Santiago de Querétaro is a city north of Mexico City that can be explored in just a few days. While the city sprawls over 360km², you can spend most of your time in the historic center.
With the temperatures in this mountain city hovering in the 70s year-round, simply walking around and admiring this UNESCO World Heritage site is a nice way to spend your day. If you’re looking for something a little more, we spent two weeks traversing around and put together our top ten list of things to do in Centro Histórico, Querétaro.
See Some Art
The historic center of the city offer a number of museums and the best thing is… they’re free! Sitting beside the Templo de la Santa Cruz is the Museum of Contemporary Art. The exhibits seem to change fairly often based on our experiences vs pictures from reviews, and you can just walk right in. A visit can take 30-60 minutes and offer you some relevant societal critiques. Signage is almost all in Spanish.
A block away from Plaza Constitution is the Museum of Art which you can see more classic paintings and portraits. The building itself is probably the coolest sight but the rest of the exhibit is worth a visit.
Nearby is the Museo del Calendario, a museum dedicated to the history of calendars. Starting with an explanation of how humans used to track dates with the help of the moon, sun, and other stars, it then moves through different societies throughout history and their calendars. Most of the museum is dedicated to wall calendar art, some of it really cool. This one isn’t free, but at 50 peso per person, well worth it.
Note: all of the signage is in Spanish. We use the Lens feature on the Google app to instantly translate photos.
Find The Most Adorable Street Walking Signs
Around the busier sections of the historic center, you’ll find walking signs with a bit of a twist. They pay homage to local Otami culture with the picture of a walking Lele doll. The first time you see one, you’ll want to snap a picture or record a quick video of these cute signs.
Munch On A Gordita
After strolling around the neighborhood, you’ll want to find something to munch on. Keep an eye out for large comals where someone is making gorditas. These corn-based sandwich pockets are usually filled with a saucey version of chicharrón, nopales, and some melted cheese.
You can find them as early as breakfast to start the day with all of the carbs you’ll need, or a greasy one to sober up on after a few cervezas at night.
Marvel At The Aqueducts
Located on the east side of the center, you’ll find 74 arches that make up the towering Roman-style aqueducts. Los Arcos were built in the early 1700s and used to transport water to the people in the city. Today, two main streets drive right through them. You can catch a great view from a mirador point located right behind the Templo de la Santa Cruz.
People Watch At The Monument Of The Corregidora
Around the many plazas you’ll find in Centro Histórico, one of them contains the Monumento a la Corregidora, a statue that honors Corregidora Doña Josefa Ortiz de Domínguez as she carries the torch of freedom in her hand, symbolic of Mexican independence.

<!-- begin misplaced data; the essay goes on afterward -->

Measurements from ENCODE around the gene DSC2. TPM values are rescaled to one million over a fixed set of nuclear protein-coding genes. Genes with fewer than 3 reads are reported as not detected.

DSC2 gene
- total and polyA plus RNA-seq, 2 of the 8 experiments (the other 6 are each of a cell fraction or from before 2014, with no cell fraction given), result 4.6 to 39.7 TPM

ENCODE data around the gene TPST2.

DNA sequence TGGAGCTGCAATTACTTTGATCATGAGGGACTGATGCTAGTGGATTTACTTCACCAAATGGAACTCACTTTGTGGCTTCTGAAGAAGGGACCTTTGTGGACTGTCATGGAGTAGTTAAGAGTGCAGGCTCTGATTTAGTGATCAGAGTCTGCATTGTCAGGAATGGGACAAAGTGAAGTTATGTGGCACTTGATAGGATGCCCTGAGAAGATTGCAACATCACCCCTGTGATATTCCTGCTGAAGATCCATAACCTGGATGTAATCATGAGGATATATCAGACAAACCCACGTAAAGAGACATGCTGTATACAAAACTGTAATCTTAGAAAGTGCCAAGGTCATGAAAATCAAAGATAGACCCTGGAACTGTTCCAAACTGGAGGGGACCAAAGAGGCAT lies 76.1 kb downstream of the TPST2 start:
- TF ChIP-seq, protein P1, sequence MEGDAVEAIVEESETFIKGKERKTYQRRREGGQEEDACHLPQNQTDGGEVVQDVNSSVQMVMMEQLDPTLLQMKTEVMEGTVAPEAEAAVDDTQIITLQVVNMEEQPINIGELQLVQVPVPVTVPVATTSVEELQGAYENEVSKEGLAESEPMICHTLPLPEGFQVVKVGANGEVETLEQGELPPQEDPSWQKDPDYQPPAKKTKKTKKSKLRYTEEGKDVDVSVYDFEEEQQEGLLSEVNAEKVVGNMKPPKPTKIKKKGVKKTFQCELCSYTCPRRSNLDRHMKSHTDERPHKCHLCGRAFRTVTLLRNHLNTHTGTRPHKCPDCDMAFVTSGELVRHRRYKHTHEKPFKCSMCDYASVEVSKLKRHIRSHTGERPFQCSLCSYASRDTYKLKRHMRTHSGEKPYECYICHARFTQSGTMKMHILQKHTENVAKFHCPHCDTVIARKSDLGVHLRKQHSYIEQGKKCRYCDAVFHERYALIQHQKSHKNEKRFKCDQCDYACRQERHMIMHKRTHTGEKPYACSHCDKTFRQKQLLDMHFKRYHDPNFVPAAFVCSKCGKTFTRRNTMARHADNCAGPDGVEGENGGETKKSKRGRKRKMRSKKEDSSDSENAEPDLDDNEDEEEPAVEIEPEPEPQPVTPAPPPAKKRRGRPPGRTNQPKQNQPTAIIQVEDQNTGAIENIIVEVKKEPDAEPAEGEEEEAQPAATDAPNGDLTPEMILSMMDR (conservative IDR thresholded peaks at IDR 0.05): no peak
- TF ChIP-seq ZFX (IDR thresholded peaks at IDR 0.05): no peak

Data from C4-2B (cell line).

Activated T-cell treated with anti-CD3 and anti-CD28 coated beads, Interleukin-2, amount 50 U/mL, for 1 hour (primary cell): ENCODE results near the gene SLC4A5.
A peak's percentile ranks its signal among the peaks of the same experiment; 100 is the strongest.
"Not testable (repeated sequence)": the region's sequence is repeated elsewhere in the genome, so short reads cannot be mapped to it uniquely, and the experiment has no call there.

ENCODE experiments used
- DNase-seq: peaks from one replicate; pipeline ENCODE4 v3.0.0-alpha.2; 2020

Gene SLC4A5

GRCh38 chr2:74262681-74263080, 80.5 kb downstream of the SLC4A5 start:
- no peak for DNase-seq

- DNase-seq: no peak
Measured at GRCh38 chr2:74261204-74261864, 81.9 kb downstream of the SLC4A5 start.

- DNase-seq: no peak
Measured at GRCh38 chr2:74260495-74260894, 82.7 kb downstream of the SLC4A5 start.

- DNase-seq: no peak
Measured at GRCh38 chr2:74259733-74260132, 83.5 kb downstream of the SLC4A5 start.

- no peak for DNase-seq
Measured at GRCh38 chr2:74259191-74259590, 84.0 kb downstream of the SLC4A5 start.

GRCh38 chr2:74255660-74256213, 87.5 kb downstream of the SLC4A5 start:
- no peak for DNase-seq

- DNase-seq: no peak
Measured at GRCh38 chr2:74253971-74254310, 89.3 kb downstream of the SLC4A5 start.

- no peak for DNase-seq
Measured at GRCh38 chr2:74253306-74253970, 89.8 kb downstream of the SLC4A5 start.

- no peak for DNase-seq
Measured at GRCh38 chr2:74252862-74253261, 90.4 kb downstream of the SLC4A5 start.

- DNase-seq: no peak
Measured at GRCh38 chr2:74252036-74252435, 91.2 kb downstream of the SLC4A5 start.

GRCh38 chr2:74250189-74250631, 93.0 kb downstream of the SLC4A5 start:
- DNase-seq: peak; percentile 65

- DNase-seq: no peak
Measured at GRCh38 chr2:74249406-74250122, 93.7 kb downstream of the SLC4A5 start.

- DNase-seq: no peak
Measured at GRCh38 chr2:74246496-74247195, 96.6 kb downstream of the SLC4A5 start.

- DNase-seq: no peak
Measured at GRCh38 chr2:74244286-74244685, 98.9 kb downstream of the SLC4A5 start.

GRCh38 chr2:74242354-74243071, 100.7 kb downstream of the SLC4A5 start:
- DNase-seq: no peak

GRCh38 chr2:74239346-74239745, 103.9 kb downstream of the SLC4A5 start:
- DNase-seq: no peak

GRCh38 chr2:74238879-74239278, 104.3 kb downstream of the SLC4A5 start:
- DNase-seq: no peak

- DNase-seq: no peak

Around the jardin, you’ll find plenty of cafes and restaurants with great deals despite being in such a centrally located place. Try Fonda Del Refugio for a paqute de desayuno in the morning and stop by Comal Antojitos Mexicanos for a gordita platter in the evening.
Spend A Day In Parque 2000
Okay, so this is actually about half an hour walking north of Centro, but the park is huge. If you go on a weekend, expect to find tons of families playing around at the various playgrounds or sports fields. It is well kept and you can find a court/field for just about any sport. If that isn’t what you’re looking for, climb to the top of the hill and take a lap around the lake.
Two notes: the park offers little shade on a sunny day and dogs aren’t allowed.
Find Some Souvenirs
As you saw on the street signs above, the local Lele dolls are important here and they can be found everywhere. They make an easy-to-transport gift for the little ones back home. You can also find several artisan markets around the city center offering gifts that are a little different than your standard touristy shops.
Learn About The Start Of Mexican Independence
While exploring Plaza de Armas, you’ll pass by the Casa de La Corregidora. While this is currently the seat of the state government and used by public officials today, this was once the home to Josefa Ortiz de Domínguez and her husband, José Miguel Domínguez. La Corregidora and Corregidor as they were known, respectively, played key parts in the beginning of the fight for independence from Spain. After being betrayed by Spanish supporters, Miguel Domínguez locked his wife in her room to prevent her from revealing her allegience to the conspirators. She still managed to get a message out to the revolutionaries that prompted the Grito de Dolores, a call to arms that began the Mexican War for Independence.
A few blocks away, you can pass by the Teatro de la República, where the trial of Austrian-Mexican Emporer Maximilian I occurred and he was sentenced to death. It’s also where the 1917 Mexican Constitution was enacted.
Eat With Locals At Mercado “La Cruz”
By now, you know my love of markets. They are a densely packed symphony of sensory overload. You get smells, colors, textures, sights, tastes, everything! In Querétaro, stroll over to Mercado Josefa Ortiz de Domínguez, better known as “La Cruz.” We came to pick up produce, tortillas, and eggs for ridiculously low costs (I did the math vs my grocery store at home and the savings were close to 50%.)
If you’re hungry, stop by one of the countless small stands inside the market, or sit down at one of the restaurants along the perimeter. I liked the fried fish torta at Brisa del Mar.